Under Office Theme, you can choose Dark Gray or Black (I personally love the Black theme).
Both of these themes are great for working in low-light environments. Instead of squinting at your screen in the dark, you can continue comfortably working on your PowerPoint slides even with all the lights off.
- Add notes to your slides
Sure, you may have a bunch of handwritten notes on your notebook, or perhaps you’ve typed out your speech on a Word document. And that’s fine. But PowerPoint does have a feature called Presenter View. It allows you to simultaneously view your notes while you’re giving your presentation!
To make this feature work, you’d need to have two screens – one for your audience and one for you. Your audience only gets to see your slides, but you get to see your notes on your screen. This feature is great for making yourself look like a confident speaker!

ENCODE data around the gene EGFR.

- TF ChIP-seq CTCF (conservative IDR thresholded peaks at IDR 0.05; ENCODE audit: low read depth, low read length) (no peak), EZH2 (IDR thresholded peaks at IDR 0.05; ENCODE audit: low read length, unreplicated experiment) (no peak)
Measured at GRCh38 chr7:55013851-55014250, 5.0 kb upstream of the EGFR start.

- Use the new Zoom feature
If you want to achieve a Prezi-like feel for your presentation, try using the new Zoom feature. This will allow you to create a non-linear presentation, meaning you’re no longer limited to going from slide 1 to 2 to 3, and so on.
You can go from slide 1 to 5, to 3 then 6, and so on. It can get quite confusing if you’re new to this feature, so you better head on over to my tutorial on how to use Zoom in PowerPoint.
- Make an interesting cover slide
Your cover slide is basically the first slide that everyone sees in your presentation. You don’t need to overthink your cover slide design. Just make sure it’s something that will help people understand what your presentation is all about.
You can create your own design in PowerPoint, or you can use a tool like Canva which offers thousands of free templates for you to choose from!